A Strong Year for Wind

We’ve all heard the joke about why it’s so windy in Kansas…because Nebraska “s—-” and Oklahoma “blows.”

But one environmental group says Kansas, Iowa and North Dakota now generate enough wind power every year to meet more than half of their energy needs.

The observation was made by the Natural Resources Defense Council which wrote that, “Wind power became the largest source of renewable electricity generation in 2019, overtaking hydropower for the first time on record.”

Over 12 gigawatts (GW) of new wind power came online, enough to power 4.2 million homes every year. That’s more homes than in Los Angeles and Chicago combined.

This buildout was partially driven by an expiring tax credit. The production tax credit (PTC) gives a small credit to wind farm owners for each unit of energy their wind farm produces. But they only get the credit if their wind farm begins construction by the end of 2020, which means many developers are working hard to get projects started ahead of that deadline.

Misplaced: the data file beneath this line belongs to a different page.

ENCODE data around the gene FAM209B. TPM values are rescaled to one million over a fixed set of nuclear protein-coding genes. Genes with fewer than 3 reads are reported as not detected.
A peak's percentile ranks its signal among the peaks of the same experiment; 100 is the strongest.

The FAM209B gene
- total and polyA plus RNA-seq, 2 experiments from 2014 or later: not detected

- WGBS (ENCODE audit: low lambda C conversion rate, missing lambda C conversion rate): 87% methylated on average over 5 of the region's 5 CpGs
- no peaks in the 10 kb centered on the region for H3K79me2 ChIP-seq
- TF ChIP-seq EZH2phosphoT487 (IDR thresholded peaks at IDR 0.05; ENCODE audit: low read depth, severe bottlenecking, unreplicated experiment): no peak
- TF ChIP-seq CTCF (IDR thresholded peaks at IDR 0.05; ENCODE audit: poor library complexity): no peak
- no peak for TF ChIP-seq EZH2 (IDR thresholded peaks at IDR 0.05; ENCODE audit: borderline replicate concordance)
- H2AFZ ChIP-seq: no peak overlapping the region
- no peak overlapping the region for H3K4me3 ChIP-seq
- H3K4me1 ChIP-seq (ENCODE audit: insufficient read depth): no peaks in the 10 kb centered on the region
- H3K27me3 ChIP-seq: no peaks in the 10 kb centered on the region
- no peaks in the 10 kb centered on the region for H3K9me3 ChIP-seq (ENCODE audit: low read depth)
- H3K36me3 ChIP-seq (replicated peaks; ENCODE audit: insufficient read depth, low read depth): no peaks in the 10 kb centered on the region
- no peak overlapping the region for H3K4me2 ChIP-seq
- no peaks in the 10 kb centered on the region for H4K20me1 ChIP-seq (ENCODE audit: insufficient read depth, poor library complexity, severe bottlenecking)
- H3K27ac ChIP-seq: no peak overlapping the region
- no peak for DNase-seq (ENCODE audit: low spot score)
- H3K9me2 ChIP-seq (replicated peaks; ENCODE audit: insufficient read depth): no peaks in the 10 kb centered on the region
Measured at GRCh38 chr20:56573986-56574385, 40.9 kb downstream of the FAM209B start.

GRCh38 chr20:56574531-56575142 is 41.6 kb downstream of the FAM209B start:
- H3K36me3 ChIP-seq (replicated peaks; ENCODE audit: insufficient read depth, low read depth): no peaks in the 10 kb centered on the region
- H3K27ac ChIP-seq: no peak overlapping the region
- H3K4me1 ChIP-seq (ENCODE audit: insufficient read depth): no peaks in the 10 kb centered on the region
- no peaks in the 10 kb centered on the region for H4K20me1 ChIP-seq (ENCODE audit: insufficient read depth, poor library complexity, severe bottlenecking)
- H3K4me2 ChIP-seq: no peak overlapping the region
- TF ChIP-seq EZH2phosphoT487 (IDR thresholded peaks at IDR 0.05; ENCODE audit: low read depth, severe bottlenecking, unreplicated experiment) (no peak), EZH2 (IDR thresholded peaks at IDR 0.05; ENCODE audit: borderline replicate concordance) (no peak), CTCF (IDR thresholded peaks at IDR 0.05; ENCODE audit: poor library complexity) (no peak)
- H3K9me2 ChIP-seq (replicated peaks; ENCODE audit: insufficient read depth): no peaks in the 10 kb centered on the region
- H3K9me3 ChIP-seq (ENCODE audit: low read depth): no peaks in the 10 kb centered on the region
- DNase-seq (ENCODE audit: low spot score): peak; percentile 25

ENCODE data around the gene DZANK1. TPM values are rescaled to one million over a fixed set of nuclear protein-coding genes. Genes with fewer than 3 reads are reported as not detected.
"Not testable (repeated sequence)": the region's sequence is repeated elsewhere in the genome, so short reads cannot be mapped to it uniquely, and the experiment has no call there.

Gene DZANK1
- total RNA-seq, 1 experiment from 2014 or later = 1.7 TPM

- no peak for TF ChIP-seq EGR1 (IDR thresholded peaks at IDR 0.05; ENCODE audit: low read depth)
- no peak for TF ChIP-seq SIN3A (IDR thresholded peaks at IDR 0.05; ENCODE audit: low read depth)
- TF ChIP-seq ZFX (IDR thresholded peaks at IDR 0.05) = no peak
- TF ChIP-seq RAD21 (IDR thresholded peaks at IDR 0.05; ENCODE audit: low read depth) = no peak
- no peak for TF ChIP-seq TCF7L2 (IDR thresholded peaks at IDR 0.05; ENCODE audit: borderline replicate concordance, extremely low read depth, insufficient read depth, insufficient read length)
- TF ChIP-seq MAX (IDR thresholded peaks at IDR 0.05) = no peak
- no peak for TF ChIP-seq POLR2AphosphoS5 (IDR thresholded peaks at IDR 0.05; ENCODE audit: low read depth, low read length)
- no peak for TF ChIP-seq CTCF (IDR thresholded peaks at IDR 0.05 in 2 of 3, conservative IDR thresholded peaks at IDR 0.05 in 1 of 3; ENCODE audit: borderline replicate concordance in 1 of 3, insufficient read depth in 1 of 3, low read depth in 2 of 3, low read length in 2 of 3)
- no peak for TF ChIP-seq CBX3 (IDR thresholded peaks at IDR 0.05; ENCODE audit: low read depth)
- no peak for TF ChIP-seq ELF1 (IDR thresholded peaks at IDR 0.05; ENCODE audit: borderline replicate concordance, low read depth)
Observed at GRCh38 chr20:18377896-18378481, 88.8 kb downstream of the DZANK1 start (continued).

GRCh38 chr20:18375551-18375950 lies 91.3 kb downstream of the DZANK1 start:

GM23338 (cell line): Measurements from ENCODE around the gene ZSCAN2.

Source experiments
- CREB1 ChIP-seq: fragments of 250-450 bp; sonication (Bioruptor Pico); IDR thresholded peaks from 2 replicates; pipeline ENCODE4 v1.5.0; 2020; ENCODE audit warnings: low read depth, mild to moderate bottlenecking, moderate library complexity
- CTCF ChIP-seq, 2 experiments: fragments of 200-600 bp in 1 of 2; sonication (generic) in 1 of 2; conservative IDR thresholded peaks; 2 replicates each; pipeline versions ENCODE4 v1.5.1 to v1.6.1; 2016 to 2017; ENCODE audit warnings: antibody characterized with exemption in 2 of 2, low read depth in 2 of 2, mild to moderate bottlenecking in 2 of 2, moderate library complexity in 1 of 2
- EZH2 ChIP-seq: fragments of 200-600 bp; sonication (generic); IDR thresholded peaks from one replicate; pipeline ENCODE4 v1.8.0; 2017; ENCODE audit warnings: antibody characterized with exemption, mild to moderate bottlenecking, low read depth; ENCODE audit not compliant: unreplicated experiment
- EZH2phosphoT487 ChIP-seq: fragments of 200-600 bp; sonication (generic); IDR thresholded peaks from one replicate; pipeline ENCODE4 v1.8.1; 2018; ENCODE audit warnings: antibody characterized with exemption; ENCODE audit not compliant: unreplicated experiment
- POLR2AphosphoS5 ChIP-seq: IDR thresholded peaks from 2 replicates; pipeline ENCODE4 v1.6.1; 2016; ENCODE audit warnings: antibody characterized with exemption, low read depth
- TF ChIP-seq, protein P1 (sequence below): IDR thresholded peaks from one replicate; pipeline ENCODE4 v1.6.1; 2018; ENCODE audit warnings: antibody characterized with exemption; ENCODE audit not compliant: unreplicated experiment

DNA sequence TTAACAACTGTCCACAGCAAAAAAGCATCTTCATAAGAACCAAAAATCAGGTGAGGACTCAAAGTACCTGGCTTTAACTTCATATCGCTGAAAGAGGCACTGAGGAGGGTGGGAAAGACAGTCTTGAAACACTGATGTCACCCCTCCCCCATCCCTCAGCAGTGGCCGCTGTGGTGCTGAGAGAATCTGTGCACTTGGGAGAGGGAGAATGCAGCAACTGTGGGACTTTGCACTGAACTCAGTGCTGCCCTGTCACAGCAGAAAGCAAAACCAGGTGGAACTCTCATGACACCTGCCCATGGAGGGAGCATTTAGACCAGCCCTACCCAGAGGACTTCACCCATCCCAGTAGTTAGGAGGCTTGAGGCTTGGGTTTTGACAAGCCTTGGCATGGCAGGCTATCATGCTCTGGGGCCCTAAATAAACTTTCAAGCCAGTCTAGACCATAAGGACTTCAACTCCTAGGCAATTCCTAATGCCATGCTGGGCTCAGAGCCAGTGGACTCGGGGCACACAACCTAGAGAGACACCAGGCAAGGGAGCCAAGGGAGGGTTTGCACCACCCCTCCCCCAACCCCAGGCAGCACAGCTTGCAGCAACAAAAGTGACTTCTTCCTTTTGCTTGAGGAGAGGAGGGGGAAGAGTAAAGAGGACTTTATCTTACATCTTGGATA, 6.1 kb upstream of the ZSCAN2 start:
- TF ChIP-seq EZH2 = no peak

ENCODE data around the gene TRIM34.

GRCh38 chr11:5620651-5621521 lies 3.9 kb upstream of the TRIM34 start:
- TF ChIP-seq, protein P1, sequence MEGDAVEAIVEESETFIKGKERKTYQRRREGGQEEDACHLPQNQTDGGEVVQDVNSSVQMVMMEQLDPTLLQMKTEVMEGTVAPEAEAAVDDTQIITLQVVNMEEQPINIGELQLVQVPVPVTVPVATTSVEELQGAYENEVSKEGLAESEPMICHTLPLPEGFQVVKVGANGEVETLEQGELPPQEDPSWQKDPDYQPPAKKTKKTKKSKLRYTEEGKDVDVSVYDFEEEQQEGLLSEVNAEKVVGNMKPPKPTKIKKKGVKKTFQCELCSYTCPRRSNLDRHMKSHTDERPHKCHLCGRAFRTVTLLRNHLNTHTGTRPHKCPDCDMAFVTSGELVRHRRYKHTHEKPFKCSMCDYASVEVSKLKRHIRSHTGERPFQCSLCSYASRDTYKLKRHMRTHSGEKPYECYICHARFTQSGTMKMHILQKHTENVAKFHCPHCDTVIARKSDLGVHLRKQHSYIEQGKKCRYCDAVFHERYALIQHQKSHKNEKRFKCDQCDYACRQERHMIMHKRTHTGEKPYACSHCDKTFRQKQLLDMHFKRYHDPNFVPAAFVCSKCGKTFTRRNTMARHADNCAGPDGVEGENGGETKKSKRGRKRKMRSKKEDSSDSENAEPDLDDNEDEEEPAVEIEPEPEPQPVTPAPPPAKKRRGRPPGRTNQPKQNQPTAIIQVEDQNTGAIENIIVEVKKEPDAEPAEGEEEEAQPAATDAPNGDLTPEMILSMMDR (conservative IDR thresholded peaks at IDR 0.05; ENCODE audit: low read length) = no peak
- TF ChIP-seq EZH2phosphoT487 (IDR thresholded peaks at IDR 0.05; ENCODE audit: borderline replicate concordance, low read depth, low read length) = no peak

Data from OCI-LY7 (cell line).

Kansas, Iowa, and North Dakota are now all generating enough wind power every year to meet over half of their energy needs. And this is happening independent of energy policy: these states have either no binding renewable energy requirements on the books (KansasNorth Dakota) or have a standard set decades ago and already surpassed (Iowa).

These states and their neighbors are blustery places—which makes wind energy cheap. The price of a new wind contract in these states ranges from $9.30 to $19.70 a megawatt-hour (MWh). The cost of generating power from an existing nuclear or fossil-fueled plant is $23.90 and $35.90 a MWh, on average, respectively.

It’s no surprise that utilities and corporations—like Google, AT&T, and Walmart, which collectively buy power from over 4.5 GW of wind (or almost 2,000 wind turbines)—are locking in these low rates now.

Source: Natural Resources Defense Council

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